Learn Fish and Aquatic Farming
- Discover opportunities in one of the fastest developing areas of agriculture.
- Enrol and start studying anytime, from anywhere, and at your own pace
Note that each module in the Qualification - Certificate in Fish Farming is a short course in its own right, and may be studied separately.
Brief outlines of the modules
Aquaculture (Freshwater) BAG211
There are 10 lessons as follows:
1. Introduction To Aquaculture
2. Production Systems - EP and IP
3. What Species To Farm
7. Freshwater Crayfish
8. Setting Up A Fish Farm
9. Fish Foods & Feeding
This marine aquacylture module takes 100 hrs to complete, and involves eleven lesons.
1. Aquaculture Production Systems
2. Starting a Mariculture Business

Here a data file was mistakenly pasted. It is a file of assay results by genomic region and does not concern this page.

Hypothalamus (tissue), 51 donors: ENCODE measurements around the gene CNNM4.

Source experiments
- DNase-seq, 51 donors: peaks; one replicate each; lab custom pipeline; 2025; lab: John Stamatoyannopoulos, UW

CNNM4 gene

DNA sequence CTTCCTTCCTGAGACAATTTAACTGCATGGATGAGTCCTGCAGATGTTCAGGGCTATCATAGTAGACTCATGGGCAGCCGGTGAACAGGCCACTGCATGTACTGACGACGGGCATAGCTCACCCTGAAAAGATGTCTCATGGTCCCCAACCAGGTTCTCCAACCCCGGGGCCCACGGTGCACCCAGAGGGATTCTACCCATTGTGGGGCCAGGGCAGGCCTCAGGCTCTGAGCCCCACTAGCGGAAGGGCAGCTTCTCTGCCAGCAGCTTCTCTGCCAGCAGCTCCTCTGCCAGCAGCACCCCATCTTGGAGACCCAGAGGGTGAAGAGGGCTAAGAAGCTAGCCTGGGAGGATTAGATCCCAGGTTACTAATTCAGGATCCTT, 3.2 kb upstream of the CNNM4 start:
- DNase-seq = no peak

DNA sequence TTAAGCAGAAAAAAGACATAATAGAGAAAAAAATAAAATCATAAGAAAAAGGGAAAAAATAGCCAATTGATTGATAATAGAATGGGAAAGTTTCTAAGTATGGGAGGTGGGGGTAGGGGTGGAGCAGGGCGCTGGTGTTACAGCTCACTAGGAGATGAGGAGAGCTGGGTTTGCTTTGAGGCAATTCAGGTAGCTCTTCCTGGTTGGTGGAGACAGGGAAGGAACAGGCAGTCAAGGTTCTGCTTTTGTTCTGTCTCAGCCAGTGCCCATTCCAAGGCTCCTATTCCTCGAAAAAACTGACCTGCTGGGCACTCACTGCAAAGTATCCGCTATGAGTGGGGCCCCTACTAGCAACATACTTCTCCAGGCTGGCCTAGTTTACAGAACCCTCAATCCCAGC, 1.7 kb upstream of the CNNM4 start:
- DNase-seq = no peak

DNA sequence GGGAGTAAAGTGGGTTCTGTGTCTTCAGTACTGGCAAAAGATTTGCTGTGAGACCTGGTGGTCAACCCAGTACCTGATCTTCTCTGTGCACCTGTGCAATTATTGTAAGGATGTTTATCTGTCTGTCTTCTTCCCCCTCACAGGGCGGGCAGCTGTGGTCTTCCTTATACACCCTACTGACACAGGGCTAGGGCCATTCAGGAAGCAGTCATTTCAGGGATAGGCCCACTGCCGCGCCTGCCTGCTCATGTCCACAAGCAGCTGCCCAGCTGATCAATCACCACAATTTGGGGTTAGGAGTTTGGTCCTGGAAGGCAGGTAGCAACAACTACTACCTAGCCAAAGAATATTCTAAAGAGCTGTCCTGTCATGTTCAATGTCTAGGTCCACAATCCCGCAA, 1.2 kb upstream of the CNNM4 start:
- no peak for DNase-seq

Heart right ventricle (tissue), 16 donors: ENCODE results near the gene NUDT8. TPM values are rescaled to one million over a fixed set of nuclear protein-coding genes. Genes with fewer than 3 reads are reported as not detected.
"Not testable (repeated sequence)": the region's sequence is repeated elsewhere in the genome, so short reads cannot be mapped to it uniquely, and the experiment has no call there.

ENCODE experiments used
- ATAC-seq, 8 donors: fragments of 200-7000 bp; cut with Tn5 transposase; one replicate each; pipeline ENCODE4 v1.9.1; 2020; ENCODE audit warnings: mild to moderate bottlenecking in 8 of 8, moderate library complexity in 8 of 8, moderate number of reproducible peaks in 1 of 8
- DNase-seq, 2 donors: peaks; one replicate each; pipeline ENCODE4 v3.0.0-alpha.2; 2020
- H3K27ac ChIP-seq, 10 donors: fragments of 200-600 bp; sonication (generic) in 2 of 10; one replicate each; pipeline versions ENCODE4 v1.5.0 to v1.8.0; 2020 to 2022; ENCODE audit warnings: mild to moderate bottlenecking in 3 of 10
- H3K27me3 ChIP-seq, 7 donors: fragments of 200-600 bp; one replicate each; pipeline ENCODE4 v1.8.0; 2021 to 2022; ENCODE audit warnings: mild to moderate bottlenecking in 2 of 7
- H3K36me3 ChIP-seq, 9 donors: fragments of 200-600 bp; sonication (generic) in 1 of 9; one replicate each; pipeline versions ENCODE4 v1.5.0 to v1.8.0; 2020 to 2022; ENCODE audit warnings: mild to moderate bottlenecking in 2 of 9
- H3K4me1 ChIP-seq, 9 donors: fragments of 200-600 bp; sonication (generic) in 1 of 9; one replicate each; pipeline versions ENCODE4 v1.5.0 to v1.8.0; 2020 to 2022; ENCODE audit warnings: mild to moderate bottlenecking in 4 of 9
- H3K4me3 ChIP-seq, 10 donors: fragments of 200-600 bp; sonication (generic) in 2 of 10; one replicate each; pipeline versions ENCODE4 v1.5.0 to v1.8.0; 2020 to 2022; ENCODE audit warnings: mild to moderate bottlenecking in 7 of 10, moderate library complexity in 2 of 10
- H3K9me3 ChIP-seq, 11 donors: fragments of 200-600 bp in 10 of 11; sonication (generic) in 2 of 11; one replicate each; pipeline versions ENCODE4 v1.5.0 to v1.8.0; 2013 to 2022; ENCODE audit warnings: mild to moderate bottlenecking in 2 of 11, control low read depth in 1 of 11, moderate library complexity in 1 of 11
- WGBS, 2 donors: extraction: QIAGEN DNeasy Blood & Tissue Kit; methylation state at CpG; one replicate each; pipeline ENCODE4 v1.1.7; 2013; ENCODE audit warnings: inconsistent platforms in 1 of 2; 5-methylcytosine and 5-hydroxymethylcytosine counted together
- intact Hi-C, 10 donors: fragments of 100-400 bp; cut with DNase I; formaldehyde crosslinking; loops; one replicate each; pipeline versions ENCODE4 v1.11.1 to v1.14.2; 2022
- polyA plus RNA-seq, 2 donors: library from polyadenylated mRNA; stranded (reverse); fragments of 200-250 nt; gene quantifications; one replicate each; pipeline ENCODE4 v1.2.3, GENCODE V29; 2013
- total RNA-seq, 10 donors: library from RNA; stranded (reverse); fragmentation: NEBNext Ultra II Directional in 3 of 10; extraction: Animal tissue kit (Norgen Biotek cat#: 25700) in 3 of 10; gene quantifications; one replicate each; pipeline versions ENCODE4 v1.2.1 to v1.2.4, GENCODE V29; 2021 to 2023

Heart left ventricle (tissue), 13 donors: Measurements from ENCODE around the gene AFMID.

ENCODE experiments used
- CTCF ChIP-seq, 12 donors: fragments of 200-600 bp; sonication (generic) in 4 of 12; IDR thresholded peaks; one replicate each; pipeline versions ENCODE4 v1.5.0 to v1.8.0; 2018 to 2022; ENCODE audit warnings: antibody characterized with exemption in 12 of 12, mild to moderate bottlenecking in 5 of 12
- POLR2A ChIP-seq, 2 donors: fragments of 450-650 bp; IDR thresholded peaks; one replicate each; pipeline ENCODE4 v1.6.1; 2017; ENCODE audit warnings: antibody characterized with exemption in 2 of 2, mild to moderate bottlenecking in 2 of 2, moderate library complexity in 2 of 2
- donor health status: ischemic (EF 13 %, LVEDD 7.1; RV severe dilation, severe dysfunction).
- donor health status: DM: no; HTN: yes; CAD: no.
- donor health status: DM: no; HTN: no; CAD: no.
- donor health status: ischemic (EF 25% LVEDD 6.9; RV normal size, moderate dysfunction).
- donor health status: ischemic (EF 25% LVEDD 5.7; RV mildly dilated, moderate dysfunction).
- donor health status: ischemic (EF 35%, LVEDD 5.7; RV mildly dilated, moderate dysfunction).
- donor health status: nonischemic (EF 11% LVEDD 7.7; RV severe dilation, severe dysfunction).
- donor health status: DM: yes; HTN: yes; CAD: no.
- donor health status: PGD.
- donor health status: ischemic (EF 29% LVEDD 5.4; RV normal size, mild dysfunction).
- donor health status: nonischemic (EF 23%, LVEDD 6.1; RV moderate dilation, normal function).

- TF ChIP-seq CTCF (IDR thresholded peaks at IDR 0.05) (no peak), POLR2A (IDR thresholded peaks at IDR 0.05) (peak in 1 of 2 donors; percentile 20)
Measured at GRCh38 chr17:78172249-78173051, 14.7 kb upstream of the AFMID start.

3. Choosing a Species to Farm
6. Molluscs and Echinoderms
7. Seaweeds and Aquatic Algae
9. Diet Formulation and Feeding
11.Harvest and Post Harvest Handling
Aquaponic Production BHT319
Aquaponics combines crop production with fish farmingl allowing you to grow fish, feeding them on algae that grows on the chemical runoff from the roots of vegetables and fruit plants; then feeding the plants on the waste products generated from the fish. There are ten lessons in this module.
1. Introduction to Aquaponics
2. Aquaponic System Options
3. The Science of Animal and Plant Growth
4. Nutrition and Controlling Growth
5. Selecting and Managing Animal Production
6. Setting up an Aquaculture System
7. Aquaponic Plant Culture
8. Applications and Opportunities
9. Managing an Aquaponiv Venture